According to the Substance Abuse and Mental Health Services Administration (SAMHSA), ‘spending on Substance Abuse treatment is projected to increase to $35 billion in 2014.’ Note: this blog is being written in 2017. This increase in consumer dollars means the business of treatment makes the industry of treatment a ‘Growth Industry’ in Wall Street terms, and even more so nowadays as the opioid epidemic explodes. American Addiction Centers (AAC), a collection of treatment centers which went public in 2015, was a darling of Wall Street, briefly, until their unethical practices were unmasked. Right now, the state of Florida is trying to manage millions of dollars of lawsuits accusing unscrupulous “body brokers” and their shady sober home programs. To paraphrase P.T. Barnum, when there is money to be made, some people do illegal and unethical things. In other words profit invites innovation but also expedience and greed.
As All Kinds of Therapy warned in 2015, this remains a buyer beware market.
Let’s first agree on definitions: the Online Oxford Dictionary says ethics are “moral principles that govern a person's behaviour or the conducting of an activity.” A major principle of ethical consideration that often is camouflaged or even purposely buried, is the possible “conflict of interests” between programs and directories highlighting programs. When you search for drug rehab or rehab or teen treatment or any of the myriad of other options out there you find directories, similar in looks to All Kinds of Therapy but beneath the surface, very different at the core.
Why? Because many of these directories are a focused aspect of a sophisticated marketing campaign for specific programs, and not to inform families in need. And so the buyer must be hyper aware, since many online ‘directories’ are SPECIFICALLY obscuring the full picture of options and instead goading viewers into a very select set of choices:
- Treatment program(s) that publish an online directory of only their programs and then declare the restricted search results as the best or only treatment.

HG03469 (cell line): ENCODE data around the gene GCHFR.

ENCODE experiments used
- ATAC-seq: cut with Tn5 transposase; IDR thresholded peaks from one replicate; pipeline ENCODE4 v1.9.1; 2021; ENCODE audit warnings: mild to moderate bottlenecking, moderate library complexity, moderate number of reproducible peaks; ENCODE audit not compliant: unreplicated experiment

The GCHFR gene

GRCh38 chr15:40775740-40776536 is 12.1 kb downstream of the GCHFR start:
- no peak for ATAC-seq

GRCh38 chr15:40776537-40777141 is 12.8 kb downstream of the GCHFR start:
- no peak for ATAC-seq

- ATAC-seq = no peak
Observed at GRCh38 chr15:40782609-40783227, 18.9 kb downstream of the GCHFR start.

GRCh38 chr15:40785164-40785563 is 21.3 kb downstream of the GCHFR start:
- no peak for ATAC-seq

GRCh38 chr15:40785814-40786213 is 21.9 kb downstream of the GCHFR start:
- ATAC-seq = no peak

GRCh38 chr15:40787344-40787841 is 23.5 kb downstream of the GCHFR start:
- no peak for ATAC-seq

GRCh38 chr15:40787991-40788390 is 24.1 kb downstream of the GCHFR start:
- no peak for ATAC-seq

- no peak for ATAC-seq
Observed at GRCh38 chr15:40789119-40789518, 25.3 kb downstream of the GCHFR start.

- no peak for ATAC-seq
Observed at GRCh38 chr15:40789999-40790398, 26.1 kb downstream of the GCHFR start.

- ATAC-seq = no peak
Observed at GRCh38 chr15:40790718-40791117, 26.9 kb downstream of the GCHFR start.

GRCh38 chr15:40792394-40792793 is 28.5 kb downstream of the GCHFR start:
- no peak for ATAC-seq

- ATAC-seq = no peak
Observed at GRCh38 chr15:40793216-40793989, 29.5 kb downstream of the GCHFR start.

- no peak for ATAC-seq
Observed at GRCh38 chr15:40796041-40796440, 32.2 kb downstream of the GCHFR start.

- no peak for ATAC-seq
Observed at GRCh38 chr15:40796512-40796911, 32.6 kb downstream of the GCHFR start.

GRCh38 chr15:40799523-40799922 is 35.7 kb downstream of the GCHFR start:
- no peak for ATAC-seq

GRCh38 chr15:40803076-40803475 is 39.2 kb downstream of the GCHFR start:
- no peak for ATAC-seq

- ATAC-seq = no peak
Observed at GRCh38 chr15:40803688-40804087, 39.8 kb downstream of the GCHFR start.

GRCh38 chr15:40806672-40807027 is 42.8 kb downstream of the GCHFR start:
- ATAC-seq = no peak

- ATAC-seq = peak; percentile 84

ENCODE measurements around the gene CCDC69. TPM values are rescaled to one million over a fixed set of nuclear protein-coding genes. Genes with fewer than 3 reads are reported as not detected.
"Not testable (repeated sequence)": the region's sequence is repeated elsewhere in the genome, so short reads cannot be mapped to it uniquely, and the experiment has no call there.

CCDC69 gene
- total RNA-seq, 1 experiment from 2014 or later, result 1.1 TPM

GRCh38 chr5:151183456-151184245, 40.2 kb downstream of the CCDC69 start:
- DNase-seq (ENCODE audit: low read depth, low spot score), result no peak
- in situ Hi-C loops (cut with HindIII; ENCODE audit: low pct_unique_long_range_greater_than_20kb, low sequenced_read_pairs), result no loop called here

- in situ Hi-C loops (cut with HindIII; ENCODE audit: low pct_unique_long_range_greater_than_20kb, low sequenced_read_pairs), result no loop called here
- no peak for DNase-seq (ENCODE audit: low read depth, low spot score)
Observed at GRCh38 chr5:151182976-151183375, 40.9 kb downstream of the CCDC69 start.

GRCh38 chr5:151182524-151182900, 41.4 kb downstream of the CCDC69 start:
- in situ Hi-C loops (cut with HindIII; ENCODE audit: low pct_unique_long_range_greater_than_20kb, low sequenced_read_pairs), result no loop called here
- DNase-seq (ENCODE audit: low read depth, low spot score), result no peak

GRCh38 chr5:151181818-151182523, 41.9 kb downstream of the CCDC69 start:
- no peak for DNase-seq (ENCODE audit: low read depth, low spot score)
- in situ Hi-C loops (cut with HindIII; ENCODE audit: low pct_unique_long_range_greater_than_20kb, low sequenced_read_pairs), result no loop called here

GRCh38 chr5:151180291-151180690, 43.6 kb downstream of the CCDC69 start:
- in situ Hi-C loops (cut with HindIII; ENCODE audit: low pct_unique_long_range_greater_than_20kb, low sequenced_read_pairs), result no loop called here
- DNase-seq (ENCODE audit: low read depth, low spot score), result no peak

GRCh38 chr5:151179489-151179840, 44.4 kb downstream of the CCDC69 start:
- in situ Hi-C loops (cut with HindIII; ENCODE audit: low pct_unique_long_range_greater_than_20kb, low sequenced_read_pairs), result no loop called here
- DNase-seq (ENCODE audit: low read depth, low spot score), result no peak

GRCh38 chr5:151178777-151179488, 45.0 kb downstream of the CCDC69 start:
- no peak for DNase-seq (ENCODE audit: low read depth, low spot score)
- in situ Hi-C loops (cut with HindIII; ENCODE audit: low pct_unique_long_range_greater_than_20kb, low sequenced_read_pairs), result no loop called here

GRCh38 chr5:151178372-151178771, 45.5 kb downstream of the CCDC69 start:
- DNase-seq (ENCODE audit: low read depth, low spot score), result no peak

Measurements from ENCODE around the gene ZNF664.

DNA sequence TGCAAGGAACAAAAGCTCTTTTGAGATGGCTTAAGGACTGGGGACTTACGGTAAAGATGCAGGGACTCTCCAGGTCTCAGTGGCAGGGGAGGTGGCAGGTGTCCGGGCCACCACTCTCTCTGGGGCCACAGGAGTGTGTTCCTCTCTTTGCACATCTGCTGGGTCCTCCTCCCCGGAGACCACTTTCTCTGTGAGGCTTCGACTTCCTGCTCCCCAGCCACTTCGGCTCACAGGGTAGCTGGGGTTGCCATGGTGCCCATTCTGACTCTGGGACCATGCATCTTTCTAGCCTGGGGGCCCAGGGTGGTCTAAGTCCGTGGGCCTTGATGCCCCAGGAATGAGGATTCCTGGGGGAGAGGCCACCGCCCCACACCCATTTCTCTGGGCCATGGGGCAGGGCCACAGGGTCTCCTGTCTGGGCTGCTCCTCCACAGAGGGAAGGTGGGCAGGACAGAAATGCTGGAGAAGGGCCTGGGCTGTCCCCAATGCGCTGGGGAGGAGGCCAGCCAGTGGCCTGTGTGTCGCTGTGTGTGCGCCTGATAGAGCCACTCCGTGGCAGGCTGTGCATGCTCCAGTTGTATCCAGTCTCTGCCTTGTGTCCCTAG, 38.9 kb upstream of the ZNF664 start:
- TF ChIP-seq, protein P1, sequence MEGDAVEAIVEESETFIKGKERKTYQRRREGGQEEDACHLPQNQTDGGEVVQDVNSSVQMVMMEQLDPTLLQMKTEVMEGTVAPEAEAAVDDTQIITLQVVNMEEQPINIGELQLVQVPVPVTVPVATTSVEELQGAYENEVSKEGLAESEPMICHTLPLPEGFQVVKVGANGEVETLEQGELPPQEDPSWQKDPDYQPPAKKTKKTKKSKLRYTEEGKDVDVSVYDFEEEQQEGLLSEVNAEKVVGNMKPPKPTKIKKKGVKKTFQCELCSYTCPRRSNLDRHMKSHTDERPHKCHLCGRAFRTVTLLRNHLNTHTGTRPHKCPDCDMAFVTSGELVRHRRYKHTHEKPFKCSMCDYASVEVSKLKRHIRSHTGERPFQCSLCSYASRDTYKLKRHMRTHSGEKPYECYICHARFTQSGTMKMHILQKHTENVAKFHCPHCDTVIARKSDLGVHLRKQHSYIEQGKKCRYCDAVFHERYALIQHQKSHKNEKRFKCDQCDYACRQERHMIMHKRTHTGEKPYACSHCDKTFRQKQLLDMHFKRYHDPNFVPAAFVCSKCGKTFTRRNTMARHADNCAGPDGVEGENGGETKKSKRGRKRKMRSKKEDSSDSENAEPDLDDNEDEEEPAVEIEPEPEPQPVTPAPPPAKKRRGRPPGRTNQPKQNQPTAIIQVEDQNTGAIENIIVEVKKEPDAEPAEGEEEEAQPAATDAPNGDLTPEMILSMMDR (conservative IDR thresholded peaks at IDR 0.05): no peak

- Treatment programs that own a directory of what appears as vast options and lists more than their programs, but when you call the 800 number, you are directed to only their treatment programs. To the innocent user of the directory, it appears that the results show many if not all treatment programs out there. But each of the toll-free contact calls are rerouted to one number that goes to the corporation’s operators.
- Directories that show the ‘Best’ or ‘Premier’ type of Treatment Program but only lists the treatment programs that pay them an advertising fee.
- Directories managed by a LLC separate from the professional’s other business that is placing clients in treatment programs and the end user can not see the Shell Game that is being played.
- Treatment directories where people at the ‘Call Center’ receive a discount at the treatment program they are recommending (this was common in the early 2000’s and still may be occurring. (Caveat Emptor, please!)
[Side note: If your family is using a referring professional, that referring professionals should have vast options and regularly refer to more than just a few programs - and impartial reasons why you are receiving the particular program(s) recommended for your family member.]
If you are looking for treatment, or in a state of chaos and emergency for your loved one, stop, pause and breathe (seriously, take a breath). Keep asking the little nagging questions, along with the Big Picture ones. Find a person and a website that has ethics that are clear and direct. If you have questions, seek out an independent consultant or interventionist to help guide you along the path.
How do you find the people/directories that are ethical? Ask questions and do not stop until you are satisfied. “... every question is a cry to understand the world. There is no such thing as a dumb question" (Carl Sagan). If you are using a directory, consider the questions below as you are digesting and breathing.
Who is the owner of the website?
Seems simple, but is is not. When I review websites, there is not always an owner, board of directors or team associated with the website; the owner is often some forgettable company name. Because I worked decades in the field, I know about the additional LLC’s that owners have or conflicts of interest that may arise from a referent personal vs professional relations. If it takes you more than two clicks to find who the owner of the directory is -- FIND ANOTHER RESOURCE.